Word of the Day

Word of the day

Wednesday, December 30, 2020

bonbonnière

[ bon-buh-neer, -nyair; French bawn-baw-nyer ]

noun

a box or dish for candies.

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What is the origin of bonbonnière?

A bonbonnière is a person or store that sells candies, or a box or tray for serving candies. Bonbonnière, a French noun, has been in English for more than 200 years, but it is still completely unnaturalized. Bonbonnière is a derivative of the noun bon-bon, literally “good-good,” French baby talk for “candy” (especially chocolate candy). Bonbonnière entered English in the first half of the 19th century.

how is bonbonnière used?

He drew from his pocket a marvellous bonbonnière, formed out of a single emerald, and closed by a golden lid, which unscrewed and gave passage to a small ball of a greenish colour, and about the size of a pea.

Alexander Dumas, The Count of Monte-Cristo, translated from French in 1846

At Sotheby’s the Rivers collection includes a gold and enamel cigarette case with pink rosettes, a carved nephrite gold and enamel bonbonnière, whose lid has Cupid riding an eagle on a cloud, and several elephants in bowenite, obsidian and aventurine.

Wendy Moonan, "An Easter Feast Of Rare Fabergé," New York Times, April 13, 2001

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Word of the day

Tuesday, December 29, 2020

eidetic

[ ahy-det-ik ]

adjective

of, relating to, or constituting visual imagery vividly experienced and readily reproducible with great accuracy and in great detail.

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What is the origin of eidetic?

Eidetic “pertaining to visual images vividly experienced and readily reproducible” is a technical term used in psychology. It comes via German eidetisch from the equally technical Greek adjective eidētikós, whose senses include “constituting an image; (of a number) capable of being represented by a mathematical figure; formal (cause).” Eidētikós is a derivative of eídēsis, one of the several Greek nouns meaning “knowledge.” Eidetic entered English in the first half of the 20th century.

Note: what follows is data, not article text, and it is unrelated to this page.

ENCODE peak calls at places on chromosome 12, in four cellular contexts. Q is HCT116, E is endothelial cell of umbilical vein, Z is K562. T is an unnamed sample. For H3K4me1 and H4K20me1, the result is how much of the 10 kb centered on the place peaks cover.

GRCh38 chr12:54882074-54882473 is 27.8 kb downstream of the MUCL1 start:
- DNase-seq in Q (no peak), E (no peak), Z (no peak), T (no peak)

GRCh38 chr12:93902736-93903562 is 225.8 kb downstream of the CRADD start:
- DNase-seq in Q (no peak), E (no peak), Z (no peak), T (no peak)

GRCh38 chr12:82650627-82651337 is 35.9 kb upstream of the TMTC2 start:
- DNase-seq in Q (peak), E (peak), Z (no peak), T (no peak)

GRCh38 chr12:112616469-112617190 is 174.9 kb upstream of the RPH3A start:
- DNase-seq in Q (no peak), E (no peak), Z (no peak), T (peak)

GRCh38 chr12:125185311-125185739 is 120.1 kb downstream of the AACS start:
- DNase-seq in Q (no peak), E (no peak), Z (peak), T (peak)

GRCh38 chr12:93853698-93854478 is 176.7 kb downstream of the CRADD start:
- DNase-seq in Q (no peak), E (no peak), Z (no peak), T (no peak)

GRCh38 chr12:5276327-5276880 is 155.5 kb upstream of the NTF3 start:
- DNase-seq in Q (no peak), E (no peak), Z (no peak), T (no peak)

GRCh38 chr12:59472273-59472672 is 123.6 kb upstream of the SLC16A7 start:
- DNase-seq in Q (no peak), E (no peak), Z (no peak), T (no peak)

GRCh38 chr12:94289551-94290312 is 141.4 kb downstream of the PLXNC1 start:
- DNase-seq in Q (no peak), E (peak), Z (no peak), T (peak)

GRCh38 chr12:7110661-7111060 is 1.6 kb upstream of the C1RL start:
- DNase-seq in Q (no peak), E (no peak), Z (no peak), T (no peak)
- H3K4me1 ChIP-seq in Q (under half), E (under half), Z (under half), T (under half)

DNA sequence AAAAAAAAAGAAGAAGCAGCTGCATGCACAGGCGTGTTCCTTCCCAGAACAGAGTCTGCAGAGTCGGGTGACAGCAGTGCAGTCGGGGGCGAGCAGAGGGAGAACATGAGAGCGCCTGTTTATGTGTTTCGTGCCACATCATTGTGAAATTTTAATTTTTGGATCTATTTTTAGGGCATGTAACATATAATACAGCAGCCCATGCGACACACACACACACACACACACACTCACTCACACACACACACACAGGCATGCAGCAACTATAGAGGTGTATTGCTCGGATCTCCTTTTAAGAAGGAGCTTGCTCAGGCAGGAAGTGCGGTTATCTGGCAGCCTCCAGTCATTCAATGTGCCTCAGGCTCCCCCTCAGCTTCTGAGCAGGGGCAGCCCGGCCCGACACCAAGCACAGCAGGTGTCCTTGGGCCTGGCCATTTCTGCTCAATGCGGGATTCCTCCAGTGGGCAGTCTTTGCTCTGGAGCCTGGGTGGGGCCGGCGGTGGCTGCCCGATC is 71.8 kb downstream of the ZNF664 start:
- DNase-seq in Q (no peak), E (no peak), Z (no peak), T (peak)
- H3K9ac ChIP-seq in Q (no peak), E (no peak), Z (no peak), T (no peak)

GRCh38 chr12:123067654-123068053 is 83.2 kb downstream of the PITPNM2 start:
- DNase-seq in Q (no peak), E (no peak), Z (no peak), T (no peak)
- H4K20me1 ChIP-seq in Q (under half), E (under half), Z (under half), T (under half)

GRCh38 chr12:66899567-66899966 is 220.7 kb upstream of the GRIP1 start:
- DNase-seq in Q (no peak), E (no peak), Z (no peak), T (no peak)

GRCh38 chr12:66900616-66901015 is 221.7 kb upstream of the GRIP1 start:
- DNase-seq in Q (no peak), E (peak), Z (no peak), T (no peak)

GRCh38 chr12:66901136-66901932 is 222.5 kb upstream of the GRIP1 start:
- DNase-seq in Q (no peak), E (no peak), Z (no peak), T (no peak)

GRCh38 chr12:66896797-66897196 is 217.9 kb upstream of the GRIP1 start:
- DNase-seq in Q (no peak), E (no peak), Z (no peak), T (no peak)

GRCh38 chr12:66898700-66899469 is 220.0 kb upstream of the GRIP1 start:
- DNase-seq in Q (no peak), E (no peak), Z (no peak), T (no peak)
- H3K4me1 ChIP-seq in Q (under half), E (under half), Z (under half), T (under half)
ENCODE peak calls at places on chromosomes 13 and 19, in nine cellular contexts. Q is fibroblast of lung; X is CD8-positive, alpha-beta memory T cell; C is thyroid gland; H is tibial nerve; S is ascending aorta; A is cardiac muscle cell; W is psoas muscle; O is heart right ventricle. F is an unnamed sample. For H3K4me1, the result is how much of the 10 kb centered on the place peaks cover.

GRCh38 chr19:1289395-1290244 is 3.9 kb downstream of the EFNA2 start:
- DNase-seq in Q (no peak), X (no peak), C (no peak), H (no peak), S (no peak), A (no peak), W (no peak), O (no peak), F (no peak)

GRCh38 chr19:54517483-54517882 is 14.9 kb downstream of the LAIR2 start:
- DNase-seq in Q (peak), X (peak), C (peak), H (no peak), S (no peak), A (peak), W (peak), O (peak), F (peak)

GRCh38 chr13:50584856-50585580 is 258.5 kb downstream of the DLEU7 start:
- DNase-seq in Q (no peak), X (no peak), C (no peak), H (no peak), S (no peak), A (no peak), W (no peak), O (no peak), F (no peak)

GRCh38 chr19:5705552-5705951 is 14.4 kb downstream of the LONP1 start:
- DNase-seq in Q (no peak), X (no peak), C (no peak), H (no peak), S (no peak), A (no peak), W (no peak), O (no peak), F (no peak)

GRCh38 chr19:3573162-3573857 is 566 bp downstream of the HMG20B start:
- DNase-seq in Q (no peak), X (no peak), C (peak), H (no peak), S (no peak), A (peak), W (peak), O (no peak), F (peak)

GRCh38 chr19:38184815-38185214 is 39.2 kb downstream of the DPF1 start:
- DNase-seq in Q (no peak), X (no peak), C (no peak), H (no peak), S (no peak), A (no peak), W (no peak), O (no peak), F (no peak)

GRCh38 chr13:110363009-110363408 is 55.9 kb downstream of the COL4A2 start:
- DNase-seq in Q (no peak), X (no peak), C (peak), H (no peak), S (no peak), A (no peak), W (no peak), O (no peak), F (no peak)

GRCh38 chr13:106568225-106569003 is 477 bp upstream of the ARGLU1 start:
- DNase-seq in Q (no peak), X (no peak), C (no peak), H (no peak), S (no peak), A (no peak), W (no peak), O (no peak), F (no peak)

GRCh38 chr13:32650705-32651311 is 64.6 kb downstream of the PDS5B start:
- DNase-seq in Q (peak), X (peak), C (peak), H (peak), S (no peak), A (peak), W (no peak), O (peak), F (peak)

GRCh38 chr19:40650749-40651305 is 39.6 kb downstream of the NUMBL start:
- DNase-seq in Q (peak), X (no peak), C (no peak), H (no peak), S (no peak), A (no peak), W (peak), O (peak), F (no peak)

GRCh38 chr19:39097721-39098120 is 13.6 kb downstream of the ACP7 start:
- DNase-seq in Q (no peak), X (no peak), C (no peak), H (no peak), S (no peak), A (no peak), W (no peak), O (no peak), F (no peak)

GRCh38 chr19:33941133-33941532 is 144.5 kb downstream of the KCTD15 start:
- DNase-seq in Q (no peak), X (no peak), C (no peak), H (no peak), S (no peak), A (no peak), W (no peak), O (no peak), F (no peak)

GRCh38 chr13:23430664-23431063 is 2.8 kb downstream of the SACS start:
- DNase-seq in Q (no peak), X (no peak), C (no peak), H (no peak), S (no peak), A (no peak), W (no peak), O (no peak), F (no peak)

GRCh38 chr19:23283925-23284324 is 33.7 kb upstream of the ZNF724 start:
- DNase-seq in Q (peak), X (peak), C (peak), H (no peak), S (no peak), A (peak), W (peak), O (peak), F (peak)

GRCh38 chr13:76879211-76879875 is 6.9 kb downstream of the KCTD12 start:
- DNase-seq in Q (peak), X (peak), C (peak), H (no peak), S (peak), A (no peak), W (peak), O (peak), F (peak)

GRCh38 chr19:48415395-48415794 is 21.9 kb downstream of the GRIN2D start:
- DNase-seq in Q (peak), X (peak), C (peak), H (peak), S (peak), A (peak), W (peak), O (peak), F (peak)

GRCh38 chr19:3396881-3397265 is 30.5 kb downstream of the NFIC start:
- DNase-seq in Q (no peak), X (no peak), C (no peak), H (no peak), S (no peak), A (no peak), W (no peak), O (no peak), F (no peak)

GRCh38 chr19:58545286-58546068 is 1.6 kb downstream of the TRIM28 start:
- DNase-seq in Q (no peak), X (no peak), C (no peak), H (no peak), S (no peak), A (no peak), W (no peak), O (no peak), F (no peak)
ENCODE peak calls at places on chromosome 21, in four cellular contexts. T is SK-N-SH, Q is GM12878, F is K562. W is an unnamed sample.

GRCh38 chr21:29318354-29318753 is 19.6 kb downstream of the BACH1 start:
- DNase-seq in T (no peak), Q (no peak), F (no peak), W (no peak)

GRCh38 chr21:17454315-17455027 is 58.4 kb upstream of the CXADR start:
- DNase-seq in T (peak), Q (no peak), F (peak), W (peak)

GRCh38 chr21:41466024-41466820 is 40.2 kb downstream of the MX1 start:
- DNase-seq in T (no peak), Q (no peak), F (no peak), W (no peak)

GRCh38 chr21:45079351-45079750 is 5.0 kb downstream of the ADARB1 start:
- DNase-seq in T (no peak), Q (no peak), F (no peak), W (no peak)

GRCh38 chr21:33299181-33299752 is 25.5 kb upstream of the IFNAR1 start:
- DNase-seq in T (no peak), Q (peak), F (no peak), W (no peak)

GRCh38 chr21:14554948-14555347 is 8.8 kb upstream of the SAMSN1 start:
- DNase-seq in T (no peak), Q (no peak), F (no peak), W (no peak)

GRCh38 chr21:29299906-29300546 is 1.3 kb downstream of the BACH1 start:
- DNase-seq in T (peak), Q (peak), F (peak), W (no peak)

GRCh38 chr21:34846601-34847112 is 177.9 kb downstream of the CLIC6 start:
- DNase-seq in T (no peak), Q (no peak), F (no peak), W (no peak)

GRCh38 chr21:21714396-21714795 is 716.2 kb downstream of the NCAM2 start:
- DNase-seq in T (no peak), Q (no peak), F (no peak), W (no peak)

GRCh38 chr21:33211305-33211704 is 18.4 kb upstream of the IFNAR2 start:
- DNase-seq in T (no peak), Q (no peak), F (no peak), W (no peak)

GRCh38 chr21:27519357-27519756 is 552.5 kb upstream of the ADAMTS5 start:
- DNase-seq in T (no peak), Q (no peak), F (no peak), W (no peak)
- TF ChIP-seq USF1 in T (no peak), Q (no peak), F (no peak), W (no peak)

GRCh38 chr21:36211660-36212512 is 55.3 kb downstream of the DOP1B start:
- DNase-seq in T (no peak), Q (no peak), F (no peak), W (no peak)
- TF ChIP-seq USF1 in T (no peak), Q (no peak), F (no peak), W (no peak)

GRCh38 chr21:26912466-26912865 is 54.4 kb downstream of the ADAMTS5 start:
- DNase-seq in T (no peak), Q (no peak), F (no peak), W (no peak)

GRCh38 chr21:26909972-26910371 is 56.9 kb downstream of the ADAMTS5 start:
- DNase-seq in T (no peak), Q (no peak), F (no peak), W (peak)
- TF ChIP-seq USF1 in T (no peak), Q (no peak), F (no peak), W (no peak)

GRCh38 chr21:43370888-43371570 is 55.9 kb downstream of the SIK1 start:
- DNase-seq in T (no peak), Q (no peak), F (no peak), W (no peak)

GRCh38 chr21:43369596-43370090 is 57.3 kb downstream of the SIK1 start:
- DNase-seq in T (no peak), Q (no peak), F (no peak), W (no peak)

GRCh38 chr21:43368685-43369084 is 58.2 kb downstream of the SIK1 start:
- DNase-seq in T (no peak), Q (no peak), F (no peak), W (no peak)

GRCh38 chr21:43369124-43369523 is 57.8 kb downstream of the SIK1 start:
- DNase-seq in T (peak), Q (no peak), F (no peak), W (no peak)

how is eidetic used?

His eidetic memory went to work, conjuring an image of a large-scale map he had once studied. Closing his eyes he laid off the exact distance, latitude and longitude, individual islands.

Poul Anderson, "The Sensitive Man," Fantastic Universe, January 1954

Dr. Matsuzawa said the ability reminded him of the phenomenon called eidetic imagery, in which a person memorizes details of a complex scene at a glance.

Henry Fountain, "Chimps Exhibit Superior Memory, Outshining Humans," New York Times, December 4, 2007

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Word of the day

Monday, December 28, 2020

amity

[ am-i-tee ]

noun

friendship; peaceful harmony.

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What is the origin of amity?

Amity “friendship; peaceful harmony; peaceful harmony between states” comes via Middle English amite, amitie, amiste from Old French amistié, amisté, amistet “friendship, affection,” from the unrecorded Vulgar Latin noun amīcitāt-, the inflectional stem of amīcitās, equivalent to Latin amīcitia “friendship.” (The same Vulgar Latin noun becomes amistad in Spanish, which may be familiar to Americans from the Steven Spielberg movie Amistad, 1997.) Amīcitia is a derivative of the noun amīcus “friend, lover,” which in its turn is a derivative of the verb amāre “to love, be in love, fall in love with,” which has no further etymology. Amity entered English in the first half of the 15th century.

how is amity used?

Felix held out his hand as a token of amity, which the other took.

Richard Jefferies, After London, 1885

She did not care for. Mrs. Markey … but John and Joe Markey were congenial and went in together on the commuting train every morning, so the two women kept up an elaborate pretence of warm amity.

F. Scott Fitzgerald, "The Baby Party," Hearst's International Cosmopolitan, February 1925

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